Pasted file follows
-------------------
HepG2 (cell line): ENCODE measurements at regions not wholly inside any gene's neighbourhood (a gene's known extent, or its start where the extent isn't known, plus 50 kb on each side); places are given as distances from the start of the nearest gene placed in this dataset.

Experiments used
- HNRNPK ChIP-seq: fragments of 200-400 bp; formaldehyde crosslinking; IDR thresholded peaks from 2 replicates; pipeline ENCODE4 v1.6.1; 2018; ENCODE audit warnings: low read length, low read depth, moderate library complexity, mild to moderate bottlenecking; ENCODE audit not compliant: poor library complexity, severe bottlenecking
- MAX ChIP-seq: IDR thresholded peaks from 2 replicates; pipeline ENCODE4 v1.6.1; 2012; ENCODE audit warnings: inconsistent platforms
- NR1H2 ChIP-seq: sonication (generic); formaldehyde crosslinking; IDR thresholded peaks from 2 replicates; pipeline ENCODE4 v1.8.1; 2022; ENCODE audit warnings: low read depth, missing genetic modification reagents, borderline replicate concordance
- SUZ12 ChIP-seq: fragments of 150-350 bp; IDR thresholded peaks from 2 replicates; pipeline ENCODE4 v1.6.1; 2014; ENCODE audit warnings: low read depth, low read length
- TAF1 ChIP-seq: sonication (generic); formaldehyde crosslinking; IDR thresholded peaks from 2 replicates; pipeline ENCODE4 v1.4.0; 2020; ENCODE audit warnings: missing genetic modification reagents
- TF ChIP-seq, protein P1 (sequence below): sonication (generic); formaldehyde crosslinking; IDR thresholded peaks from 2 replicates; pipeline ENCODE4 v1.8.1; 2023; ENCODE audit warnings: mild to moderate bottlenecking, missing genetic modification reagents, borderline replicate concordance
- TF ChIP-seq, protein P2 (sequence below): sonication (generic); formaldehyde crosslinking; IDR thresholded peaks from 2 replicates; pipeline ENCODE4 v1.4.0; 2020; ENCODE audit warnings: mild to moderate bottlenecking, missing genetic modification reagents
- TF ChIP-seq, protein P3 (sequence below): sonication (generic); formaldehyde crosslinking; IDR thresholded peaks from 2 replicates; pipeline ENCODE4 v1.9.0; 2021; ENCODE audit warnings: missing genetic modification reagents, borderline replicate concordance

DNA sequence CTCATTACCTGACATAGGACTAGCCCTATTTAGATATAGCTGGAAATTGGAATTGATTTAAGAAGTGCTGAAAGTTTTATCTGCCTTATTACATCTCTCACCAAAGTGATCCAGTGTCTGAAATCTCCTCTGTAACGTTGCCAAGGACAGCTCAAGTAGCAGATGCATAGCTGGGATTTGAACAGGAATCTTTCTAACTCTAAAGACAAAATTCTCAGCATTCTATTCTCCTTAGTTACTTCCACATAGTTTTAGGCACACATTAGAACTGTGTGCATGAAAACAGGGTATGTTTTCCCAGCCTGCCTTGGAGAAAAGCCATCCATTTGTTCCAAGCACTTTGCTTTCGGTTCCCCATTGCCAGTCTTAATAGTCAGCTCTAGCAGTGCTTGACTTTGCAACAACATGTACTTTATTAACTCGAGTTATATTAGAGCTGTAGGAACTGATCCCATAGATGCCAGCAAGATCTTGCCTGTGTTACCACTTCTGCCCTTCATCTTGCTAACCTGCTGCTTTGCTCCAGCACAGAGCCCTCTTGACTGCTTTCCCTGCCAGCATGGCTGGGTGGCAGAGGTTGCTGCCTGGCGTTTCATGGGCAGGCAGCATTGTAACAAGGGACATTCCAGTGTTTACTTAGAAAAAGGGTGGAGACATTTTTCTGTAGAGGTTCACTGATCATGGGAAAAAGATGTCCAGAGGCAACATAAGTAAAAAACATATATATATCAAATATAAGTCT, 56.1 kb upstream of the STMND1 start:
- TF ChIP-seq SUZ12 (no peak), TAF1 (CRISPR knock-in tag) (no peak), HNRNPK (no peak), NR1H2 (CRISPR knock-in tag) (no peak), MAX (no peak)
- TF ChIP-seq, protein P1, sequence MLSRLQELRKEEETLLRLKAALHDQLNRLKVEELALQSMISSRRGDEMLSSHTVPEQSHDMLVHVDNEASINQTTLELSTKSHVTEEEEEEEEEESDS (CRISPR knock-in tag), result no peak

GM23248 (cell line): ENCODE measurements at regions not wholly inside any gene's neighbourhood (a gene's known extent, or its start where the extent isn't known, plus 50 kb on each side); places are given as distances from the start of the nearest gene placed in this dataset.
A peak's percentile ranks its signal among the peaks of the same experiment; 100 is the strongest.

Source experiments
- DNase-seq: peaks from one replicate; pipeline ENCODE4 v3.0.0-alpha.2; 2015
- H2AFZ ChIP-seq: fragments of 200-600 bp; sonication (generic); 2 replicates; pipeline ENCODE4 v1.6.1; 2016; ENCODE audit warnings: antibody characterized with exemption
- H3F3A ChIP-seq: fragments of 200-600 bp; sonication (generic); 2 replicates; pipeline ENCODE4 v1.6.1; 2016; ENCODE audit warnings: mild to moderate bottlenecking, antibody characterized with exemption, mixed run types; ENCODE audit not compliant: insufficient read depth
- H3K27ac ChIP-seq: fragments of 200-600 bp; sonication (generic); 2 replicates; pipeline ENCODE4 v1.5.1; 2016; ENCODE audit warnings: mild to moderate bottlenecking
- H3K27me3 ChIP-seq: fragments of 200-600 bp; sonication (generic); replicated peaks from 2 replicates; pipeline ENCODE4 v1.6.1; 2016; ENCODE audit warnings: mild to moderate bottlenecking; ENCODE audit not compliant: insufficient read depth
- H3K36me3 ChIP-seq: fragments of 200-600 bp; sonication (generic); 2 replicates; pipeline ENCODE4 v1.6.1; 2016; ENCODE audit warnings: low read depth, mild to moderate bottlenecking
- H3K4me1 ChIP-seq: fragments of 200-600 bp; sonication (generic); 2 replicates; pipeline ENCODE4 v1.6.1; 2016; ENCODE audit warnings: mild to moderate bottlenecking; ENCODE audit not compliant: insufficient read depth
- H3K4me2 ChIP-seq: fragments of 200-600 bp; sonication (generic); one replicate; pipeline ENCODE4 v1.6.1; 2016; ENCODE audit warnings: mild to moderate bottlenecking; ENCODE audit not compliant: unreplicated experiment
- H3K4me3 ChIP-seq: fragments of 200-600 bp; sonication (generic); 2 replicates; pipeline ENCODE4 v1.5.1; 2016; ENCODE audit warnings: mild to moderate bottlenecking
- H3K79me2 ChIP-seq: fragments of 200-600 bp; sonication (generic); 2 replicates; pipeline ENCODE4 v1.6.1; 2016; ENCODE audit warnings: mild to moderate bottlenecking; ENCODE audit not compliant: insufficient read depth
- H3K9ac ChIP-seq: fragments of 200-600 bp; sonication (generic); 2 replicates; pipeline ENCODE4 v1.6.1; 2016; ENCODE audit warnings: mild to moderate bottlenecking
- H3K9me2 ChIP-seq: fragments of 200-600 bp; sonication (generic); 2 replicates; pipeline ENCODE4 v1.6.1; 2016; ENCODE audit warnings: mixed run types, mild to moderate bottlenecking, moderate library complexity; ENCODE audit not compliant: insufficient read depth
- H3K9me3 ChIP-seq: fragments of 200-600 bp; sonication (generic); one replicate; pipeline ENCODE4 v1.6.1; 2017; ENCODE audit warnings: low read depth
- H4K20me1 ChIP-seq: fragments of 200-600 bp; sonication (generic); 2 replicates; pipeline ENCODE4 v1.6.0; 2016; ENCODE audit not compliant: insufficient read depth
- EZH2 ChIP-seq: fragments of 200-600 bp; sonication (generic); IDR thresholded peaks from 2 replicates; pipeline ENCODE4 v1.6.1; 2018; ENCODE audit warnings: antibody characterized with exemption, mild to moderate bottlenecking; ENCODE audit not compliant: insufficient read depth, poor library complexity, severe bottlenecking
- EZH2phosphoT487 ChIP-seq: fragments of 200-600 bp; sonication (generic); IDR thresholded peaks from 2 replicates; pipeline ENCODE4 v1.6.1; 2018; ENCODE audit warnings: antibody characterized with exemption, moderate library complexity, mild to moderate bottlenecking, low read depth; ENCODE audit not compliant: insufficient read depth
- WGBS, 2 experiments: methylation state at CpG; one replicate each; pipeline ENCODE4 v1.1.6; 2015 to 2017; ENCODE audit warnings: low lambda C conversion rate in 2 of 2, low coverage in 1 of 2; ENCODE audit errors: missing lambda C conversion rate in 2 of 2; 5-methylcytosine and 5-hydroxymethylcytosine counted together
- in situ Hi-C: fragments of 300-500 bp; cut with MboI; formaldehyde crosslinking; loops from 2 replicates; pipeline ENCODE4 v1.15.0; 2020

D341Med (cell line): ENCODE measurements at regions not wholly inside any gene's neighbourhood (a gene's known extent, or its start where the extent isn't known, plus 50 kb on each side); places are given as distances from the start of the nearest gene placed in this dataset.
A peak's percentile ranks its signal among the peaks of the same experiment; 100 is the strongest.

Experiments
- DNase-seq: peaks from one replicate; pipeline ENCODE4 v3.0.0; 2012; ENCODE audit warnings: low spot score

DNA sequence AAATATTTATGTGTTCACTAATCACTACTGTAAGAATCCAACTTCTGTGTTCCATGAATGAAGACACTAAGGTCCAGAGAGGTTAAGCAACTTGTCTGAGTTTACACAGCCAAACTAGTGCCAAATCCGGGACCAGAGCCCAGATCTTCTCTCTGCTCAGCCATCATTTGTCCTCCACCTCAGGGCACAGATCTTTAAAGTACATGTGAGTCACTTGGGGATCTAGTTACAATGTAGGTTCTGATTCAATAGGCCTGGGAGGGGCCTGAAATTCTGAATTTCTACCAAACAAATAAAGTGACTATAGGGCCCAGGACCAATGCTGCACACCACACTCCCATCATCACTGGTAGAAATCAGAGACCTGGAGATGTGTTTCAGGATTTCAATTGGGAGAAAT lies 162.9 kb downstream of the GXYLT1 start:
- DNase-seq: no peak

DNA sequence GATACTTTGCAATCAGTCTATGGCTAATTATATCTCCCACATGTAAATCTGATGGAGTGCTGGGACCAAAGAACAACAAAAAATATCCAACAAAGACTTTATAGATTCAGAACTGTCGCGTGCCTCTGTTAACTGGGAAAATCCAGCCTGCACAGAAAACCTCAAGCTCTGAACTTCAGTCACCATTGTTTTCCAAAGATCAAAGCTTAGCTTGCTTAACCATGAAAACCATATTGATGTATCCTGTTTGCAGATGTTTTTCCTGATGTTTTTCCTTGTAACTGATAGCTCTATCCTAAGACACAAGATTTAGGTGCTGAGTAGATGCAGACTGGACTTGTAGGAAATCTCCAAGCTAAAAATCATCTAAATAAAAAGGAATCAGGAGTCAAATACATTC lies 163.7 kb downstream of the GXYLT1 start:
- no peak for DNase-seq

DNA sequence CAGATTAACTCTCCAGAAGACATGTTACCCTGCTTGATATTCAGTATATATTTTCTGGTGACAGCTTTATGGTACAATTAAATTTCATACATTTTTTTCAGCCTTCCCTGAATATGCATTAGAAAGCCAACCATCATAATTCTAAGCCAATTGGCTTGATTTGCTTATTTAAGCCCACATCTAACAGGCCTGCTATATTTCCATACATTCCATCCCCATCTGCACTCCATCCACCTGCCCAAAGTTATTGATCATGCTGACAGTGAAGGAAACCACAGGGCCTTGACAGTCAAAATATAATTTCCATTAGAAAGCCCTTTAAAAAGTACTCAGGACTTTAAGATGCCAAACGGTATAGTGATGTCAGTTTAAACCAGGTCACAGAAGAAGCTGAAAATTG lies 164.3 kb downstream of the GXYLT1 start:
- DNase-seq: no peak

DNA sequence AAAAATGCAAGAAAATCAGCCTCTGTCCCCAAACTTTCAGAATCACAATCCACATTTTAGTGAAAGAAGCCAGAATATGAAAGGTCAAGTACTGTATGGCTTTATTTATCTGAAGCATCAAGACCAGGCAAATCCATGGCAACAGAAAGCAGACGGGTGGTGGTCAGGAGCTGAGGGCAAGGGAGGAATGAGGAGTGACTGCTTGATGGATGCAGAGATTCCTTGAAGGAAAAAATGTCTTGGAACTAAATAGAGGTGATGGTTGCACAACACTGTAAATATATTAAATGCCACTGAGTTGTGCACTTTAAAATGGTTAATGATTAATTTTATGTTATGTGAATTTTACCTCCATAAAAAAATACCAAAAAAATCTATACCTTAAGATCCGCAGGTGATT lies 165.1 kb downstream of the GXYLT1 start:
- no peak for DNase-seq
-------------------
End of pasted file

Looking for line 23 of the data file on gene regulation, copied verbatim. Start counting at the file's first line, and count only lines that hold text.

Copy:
- H3K4me1 ChIP-seq: fragments of 200-600 bp; sonication (generic); 2 replicates; pipeline ENCODE4 v1.6.1; 2016; ENCODE audit warnings: mild to moderate bottlenecking; ENCODE audit not compliant: insufficient read depth